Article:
Screen editor Matt Mueller talks MIPCOM and looks ahead to awards season.

While the international film industry, right across the sales, distribution, finance, production and exhibition spectrums, has forever been Screen International’s main constituency (and will continue to remain so), we have also long dipped our toe into television.

It has always made sense to do so, even if the two worlds often seemed light years apart. But increasingly, with the new media landscape shifting so startlingly, and film and TV worlds converging with greater frequency — from content creation through to distribution and consumption — it not only makes sense but frankly, we’d be daft to sit on the sidelines.

So going forward, we will dip more than one toe into the small-screen waters, starting with this month’s 16-page special tied into mid-October’s MIPCOM market in Cannes.

We’ll keep our focus on high-end drama, a sector where so much film talent and industry is already engaged, or is beginning to make forays (including Carol producers Number 9 Films, which recently announced its inaugural TV production, an adaptation of The Portrait Of A Lady).

When Screen speaks to sales agents and producers these days, if they’re not already making television, they’re thinking about it, and navigating between the two is something we explore in the pages of this issue’s feature focus.

At MIPCOM, topics of interest to both the film and TV industries will be examined in depth, not least the proliferation of platforms, virtual reality, the blurring of lines across the media landscape and the rewards and challenges of a brave new world in which audiences cherry-pick content from a variety of sources.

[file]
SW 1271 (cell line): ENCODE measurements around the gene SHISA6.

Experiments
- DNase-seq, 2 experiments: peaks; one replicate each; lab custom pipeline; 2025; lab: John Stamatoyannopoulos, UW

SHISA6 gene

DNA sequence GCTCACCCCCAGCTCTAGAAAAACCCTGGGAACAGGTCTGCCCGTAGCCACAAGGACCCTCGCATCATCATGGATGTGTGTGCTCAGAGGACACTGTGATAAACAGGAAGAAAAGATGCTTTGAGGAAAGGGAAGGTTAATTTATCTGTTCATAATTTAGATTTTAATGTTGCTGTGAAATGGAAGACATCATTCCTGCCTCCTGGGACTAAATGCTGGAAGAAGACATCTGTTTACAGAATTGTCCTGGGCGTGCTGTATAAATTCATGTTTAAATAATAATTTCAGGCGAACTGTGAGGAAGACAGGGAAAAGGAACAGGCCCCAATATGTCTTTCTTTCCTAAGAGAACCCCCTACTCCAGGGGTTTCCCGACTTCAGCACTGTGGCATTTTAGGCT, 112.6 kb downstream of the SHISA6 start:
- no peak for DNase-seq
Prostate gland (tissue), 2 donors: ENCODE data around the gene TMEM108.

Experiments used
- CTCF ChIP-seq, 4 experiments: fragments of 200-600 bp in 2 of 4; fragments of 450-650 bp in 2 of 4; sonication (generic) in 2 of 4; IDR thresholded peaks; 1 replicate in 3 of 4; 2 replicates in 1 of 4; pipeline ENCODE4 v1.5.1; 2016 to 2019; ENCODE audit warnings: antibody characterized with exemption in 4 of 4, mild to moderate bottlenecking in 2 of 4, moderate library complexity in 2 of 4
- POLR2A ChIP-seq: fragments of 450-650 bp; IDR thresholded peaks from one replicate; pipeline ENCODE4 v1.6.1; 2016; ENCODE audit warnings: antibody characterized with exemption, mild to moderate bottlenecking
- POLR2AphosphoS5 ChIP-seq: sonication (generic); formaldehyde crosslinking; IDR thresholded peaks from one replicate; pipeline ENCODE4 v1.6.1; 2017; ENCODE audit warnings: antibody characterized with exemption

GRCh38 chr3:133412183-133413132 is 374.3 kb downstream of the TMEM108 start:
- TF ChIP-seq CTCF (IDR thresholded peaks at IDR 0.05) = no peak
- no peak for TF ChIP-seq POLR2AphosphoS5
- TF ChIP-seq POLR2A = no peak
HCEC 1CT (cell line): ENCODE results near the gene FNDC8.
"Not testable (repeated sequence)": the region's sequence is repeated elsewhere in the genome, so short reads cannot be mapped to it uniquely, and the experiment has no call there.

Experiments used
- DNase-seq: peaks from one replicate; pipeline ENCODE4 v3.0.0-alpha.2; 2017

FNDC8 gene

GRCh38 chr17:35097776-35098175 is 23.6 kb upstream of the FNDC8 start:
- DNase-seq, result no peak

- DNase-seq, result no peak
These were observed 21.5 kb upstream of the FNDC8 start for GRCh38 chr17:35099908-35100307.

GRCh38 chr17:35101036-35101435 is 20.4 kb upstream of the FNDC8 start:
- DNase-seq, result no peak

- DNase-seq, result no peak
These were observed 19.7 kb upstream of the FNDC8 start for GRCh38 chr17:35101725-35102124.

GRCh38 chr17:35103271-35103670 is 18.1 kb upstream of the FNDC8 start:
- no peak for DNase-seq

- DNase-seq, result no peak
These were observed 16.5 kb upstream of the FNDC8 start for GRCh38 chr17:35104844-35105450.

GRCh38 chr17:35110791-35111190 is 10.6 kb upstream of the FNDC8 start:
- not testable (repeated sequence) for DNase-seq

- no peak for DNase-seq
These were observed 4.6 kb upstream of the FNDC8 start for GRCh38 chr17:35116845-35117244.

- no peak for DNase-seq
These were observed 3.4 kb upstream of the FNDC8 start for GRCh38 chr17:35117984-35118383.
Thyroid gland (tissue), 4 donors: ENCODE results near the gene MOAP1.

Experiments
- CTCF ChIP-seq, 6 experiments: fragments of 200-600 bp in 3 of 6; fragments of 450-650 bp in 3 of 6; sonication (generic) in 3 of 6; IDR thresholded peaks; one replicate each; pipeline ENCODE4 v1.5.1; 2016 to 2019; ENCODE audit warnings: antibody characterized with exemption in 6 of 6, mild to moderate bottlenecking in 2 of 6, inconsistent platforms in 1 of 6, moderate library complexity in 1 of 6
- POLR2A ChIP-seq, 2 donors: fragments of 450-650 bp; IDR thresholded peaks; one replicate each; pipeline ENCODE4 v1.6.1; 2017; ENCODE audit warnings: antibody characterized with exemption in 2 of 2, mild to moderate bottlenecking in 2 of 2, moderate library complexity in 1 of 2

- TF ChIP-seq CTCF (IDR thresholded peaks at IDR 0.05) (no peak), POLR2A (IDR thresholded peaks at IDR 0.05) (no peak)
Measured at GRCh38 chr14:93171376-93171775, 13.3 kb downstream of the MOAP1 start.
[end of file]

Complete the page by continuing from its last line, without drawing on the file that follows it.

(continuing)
With a situation in constant flux, and audiences fragmenting as quickly as content rights, even Netflix and Amazon’s future domination is no longer viewed as a fait accompli in the eyes of many analysts.

Class acts

Segueing back to film, both Amazon and Netflix will be making several strong awards season pushes this year. The former in particular will be hoping to gain traction with Kenneth Lonergan’s Manchester By The Sea, its high-profile $10m Sundance pick-up, and Whit Stillman’s Love & Friendship. Having adored all of Lonergan’s films to date, Manchester By The Sea is top of my must-see list at this year’s BFI London Film Festival, and I fully expect Casey Affleck’s performance to live up to the critical hype.

It’s my favourite time of year, and with a couple of the key autumn festival stops under my belt (Toronto and Zurich), I have packed in a few of this awards-season’s hotly tipped players — and admired them for different reasons: Garth Davis’s Lion for its deft navigation of an extraordinary emotional story; Barry Jenkins’ Moonlight for its beautifully creative depiction of a young boy’s imperilled existence; Tom Ford’s Nocturnal Animals for its stylish direction and gripping parallel narrative; and Damien Chazelle’s La La Land for just being a joyous, bejewelled delight (all four are galas at the LFF).

And it’s only just started, with so many more contenders to see between now and voting time, including Hacksaw Ridge, Billy Lynn’s Long Halftime Walk and late-year arrivals Martin Scorsese’s Silence and Denzel Washington’s Fences. Yes, it’s a little bit annoying to spend the first half of the year waiting for the second half to arrive, when we can be awash in remarkable films. But when you’re right in the middle of it, it feels great.